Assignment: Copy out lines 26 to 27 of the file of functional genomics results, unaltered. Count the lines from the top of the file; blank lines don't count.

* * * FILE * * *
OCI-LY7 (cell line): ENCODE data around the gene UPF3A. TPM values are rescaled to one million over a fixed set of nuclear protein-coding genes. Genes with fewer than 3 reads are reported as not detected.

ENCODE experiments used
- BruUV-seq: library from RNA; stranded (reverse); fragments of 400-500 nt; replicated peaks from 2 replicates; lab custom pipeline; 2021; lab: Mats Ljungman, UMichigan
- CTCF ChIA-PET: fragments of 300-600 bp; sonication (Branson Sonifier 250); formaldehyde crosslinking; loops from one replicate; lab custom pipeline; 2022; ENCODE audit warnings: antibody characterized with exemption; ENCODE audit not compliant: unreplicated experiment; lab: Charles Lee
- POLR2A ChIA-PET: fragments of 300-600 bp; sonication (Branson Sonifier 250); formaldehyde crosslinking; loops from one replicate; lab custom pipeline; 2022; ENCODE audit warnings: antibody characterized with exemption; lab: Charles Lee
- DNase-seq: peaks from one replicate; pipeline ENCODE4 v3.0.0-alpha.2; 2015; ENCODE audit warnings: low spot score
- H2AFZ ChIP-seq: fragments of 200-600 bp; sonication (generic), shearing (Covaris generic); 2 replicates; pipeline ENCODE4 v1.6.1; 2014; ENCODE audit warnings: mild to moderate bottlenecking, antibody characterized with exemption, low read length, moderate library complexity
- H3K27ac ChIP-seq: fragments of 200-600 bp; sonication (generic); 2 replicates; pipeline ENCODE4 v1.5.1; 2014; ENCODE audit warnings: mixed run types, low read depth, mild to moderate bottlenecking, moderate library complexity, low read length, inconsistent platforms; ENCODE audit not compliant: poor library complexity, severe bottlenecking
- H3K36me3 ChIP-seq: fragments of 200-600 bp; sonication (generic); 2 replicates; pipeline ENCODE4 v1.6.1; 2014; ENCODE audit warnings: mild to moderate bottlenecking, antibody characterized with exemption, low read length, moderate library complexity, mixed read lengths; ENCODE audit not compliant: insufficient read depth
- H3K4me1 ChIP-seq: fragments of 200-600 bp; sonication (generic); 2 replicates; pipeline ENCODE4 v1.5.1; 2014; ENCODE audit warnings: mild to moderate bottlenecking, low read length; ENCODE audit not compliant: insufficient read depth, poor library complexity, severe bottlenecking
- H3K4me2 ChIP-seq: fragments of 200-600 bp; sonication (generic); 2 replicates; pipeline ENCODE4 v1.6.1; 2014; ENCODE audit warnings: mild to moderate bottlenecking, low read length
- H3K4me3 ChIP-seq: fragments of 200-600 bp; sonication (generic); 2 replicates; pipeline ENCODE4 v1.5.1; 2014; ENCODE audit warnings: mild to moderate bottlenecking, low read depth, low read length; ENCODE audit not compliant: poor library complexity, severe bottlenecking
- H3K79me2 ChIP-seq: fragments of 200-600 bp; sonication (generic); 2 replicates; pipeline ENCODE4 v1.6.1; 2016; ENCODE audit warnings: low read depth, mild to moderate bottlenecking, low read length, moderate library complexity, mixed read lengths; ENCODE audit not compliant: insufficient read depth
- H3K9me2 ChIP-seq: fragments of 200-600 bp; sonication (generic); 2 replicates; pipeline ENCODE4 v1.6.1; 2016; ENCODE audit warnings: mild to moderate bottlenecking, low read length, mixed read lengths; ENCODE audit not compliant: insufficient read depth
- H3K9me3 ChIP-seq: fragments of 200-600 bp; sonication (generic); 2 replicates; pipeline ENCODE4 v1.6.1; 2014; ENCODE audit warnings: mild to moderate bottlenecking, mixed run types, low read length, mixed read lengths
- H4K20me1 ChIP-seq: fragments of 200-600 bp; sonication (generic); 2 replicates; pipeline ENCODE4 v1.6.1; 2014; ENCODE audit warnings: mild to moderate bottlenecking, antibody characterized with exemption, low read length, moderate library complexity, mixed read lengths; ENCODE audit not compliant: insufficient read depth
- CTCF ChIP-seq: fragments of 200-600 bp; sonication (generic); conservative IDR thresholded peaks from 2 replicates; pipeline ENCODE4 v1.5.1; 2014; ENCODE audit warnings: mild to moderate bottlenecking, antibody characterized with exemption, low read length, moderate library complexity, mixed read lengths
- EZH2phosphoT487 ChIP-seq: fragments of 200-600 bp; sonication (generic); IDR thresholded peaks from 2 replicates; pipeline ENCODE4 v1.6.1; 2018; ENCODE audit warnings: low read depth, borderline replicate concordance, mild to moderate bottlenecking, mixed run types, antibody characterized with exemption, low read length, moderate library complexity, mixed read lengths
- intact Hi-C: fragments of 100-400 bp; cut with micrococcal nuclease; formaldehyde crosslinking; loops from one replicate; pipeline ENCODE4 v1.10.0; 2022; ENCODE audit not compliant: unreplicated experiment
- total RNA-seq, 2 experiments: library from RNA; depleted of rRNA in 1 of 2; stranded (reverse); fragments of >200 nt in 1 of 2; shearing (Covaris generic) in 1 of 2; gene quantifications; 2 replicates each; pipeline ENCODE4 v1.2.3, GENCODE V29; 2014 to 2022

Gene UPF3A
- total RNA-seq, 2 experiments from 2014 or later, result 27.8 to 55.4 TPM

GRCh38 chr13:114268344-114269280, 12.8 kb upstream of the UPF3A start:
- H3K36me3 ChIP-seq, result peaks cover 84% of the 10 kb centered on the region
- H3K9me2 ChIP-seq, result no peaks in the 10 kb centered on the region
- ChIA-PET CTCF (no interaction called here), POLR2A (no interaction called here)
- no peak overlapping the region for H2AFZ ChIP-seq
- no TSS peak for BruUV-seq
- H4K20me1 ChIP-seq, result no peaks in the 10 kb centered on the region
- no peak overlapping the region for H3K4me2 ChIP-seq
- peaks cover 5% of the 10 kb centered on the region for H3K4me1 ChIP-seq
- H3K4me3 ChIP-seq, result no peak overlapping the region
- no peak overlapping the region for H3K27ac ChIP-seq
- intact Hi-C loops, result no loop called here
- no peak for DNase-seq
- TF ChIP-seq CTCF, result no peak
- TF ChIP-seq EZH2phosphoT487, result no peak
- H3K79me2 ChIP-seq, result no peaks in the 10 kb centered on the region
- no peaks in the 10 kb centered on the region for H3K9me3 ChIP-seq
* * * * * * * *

- ChIA-PET CTCF (no interaction called here), POLR2A (no interaction called here)
- no peak overlapping the region for H2AFZ ChIP-seq